Blepharoplasty to improve visual function

Eyelid skin often loosens with age and can drape over the lashes, which impairs the vision - particularly the outer part of the upper lid. This can be cosmetically unappealing but it also impairs the visual field and is therefore worth attending to. Surgery to remove excess skin may also involve remodelling of orbital fat to reduce the bulky appearance of the upper lid.  

The procedure takes around 45 minutes, and is performed with mild sedation and local anaesthetic, either at the North Adelaide rooms, or in an approved day surgical facility (depending on the level of sedation required). It is common to have bruising for around one week afterwards but most patients return to normal activities thereafter. 

male bleph

Cosmetic Blepharoplasty

Some patients request eyelid re-shaping to improve the appearance of their upper or lower eyelids. This usually involves reducing the bulk of the lid by removing or remodelling fat pads, but is may also involve creating a new eyelid crease (also known as Asian Blepharoplasty). Eyelid structure differs greatly between patients and the surgical plan plus expected outcome need to be discussed at length. Prior to the first consultation, consider what bothers you the most:

  • Eyelid skin contour or skin excess (usually involves wrinkles)
  • Puffiness of the upper or lower eyelid
  • Droopy appearance of the upper or lower lid
  • Asymmetry (differences) between the left and right eyelids

The best approach to all cosmetic procedures is to do the least amount possible in order to gain the desired effect. Further touch ups are sometimes required but those are usually quick and easy and will not involve any further expense. 

Cosmetic upper eyelid surgeries offered:

  • Blepharoplasty: with or without fat pad remodelling; ptosis repair is sometimes required which is a non-cosmetic component and will be discussed in length prior to surgery. 
  • Asian blepharoplasty (creating a new eyelid crease)
  • Brow lift: usually combined with blepharoplasty if required but it is better to avoid a brow lift when possible because it is the most likely procedure to result in an "operated" or "surprised" appearance if overdone.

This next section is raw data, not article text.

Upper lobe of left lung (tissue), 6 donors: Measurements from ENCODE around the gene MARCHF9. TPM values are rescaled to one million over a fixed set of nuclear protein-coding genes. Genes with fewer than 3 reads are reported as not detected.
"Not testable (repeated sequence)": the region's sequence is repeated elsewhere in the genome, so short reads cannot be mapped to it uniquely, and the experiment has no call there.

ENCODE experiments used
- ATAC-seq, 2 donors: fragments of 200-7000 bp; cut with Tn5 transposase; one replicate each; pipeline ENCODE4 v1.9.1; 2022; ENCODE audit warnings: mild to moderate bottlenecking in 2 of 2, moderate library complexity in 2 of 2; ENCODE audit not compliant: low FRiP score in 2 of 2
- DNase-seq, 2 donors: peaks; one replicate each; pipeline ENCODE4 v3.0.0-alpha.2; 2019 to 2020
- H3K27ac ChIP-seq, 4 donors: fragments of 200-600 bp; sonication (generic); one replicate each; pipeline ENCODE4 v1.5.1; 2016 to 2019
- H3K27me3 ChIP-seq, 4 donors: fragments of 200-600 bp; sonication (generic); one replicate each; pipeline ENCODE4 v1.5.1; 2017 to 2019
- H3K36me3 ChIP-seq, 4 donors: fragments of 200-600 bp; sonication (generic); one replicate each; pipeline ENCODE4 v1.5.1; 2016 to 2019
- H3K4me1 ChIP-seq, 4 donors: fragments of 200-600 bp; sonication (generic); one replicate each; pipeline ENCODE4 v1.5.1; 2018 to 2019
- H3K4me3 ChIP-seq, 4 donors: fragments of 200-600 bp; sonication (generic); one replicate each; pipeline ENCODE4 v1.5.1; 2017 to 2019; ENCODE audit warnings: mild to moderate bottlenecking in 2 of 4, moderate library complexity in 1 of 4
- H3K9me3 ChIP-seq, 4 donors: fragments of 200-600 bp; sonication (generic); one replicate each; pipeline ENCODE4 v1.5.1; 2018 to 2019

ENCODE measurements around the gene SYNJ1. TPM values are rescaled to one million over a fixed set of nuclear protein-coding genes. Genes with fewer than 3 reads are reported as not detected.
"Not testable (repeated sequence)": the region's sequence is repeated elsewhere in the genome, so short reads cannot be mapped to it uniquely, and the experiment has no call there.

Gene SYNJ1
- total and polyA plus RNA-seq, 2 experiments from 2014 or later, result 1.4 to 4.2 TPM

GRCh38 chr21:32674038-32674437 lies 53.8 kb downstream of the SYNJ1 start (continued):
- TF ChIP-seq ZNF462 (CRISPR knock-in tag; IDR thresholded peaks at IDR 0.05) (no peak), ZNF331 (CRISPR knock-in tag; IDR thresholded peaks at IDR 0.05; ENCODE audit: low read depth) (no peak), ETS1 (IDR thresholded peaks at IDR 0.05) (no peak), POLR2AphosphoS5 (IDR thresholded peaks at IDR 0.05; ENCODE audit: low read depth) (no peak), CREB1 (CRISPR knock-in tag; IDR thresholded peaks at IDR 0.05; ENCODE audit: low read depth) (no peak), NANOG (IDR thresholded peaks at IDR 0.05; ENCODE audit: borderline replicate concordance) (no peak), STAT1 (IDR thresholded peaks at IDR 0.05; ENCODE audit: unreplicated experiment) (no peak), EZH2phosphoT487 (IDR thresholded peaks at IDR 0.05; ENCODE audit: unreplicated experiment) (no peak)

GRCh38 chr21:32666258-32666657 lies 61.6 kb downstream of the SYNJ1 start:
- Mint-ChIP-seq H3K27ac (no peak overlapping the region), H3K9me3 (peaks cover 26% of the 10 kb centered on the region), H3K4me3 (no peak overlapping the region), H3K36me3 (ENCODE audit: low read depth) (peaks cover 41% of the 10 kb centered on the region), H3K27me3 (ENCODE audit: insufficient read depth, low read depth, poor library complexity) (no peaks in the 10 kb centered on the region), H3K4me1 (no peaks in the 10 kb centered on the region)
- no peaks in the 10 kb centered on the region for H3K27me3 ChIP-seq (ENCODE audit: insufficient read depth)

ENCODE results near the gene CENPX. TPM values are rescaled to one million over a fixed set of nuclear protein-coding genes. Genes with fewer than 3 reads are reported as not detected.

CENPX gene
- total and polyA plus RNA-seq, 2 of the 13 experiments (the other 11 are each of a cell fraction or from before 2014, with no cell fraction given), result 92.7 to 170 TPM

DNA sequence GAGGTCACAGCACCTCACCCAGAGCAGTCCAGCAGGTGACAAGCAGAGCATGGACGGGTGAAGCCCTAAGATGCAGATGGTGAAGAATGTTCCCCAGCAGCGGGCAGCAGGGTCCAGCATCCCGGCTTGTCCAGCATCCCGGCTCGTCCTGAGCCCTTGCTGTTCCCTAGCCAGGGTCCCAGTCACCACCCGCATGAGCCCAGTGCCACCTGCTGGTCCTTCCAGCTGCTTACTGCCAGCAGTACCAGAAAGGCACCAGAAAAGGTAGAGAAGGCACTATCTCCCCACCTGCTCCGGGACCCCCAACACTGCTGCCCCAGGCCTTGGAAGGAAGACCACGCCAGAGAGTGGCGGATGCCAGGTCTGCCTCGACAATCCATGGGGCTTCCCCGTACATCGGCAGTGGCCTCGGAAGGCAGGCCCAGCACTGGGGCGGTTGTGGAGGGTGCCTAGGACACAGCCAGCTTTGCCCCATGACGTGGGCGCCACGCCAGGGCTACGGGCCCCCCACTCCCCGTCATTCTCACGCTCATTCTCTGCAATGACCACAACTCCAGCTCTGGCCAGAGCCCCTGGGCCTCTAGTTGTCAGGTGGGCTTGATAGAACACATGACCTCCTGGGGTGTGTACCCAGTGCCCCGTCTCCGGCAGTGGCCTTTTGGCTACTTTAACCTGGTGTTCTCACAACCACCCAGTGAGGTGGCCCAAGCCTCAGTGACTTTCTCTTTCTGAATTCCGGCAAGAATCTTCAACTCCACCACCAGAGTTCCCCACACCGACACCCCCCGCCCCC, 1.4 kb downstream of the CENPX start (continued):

Cosmetic lower eyelid surgeries offered:

  • Removal or festoons or "eyelid bags" from lower lid: generally also requires skin tightening and sometimes tightening of the eyelid itself. This is quite an involved procedure with posterior approach (through the conjunctiva) and anterior approach (through the skin) but scarring is minimal.
  • Skin tightening: reducing wrinkles and giving a more youthful appearance is relatively stright forward. The main consideration is to tighten without removing too much lower lid skin. 

All cosmetic procedures involve out of pocket expenses of between $1000 and $3000 for surgery done at the North Adelaide rooms or up to $6000 if surgery is performed in a day surgery (depending on the level of sedation required). A favourable outcome is best achieved when the surgeon and patient understand each others expectations, and a lengthy discussion with use of diagrams and patient photos is always employed. 


cosmetic blep

 Other non-surgical cosmetic services:

  • Anti-wrinkle injections
  • Dermal fillers
  • PRP facial and hair regeneration
  • Agnes non-surgical eye lift and acne treatment
  • Skin consultation and Cosmeceuticals

Ptosis repair

Ptosis is a drooping of the upper eyelid itself rather than just a draping of excess skin over the lashes. This drooping may lead the upper lid to overlap the pupil and it can therefore severely affect the vision. Ptosis is usually age-related but there are rare and serious causes and ptosis must therefore always be assessed by an Ophthalmologist or Neurologist. 

Ptosis repair requires a reattachment of the muscle that lifts the eyelid so that the lid can rest in a more natural position. Even if only one lid appears to be drooping, both lids may require surgery to get the balance right. 

Surgery is more involved than a blepharoplasty and it usually takes around 1 to 1 and a half hours. The eyelid position and function needs to be checked during the procedure to ensure optimal positioning and balance between the two lids. Even with perfect technique and careful assessment, ptosis repair is difficult to get exactly right and some patients will need to have a second procedure to correct the imbalance. 

Entropion Repair

Entropion is a "turning in" of the eyelid. Typically occurring on the lower eyelid, the skin and lashes rub painfully against the cornea. The condition may cause the lid to turn in constantly or only at times when the eyes are closed tightly. 

Lubricating eye drops may be used to lessen certain symptoms such as dry eyes. Temporary relief can also sometimes be found by using Botox, skin tape to hold the eyelid in place or strategically placed stitches. Ultimately if the lid is frequently rubbing against the eye, a surgical procedure to correct the lid position is required and this usually takes one month to recover. During that time the eyelid can be swollen and bruised but the overall cosmetic outcome is usually excellent.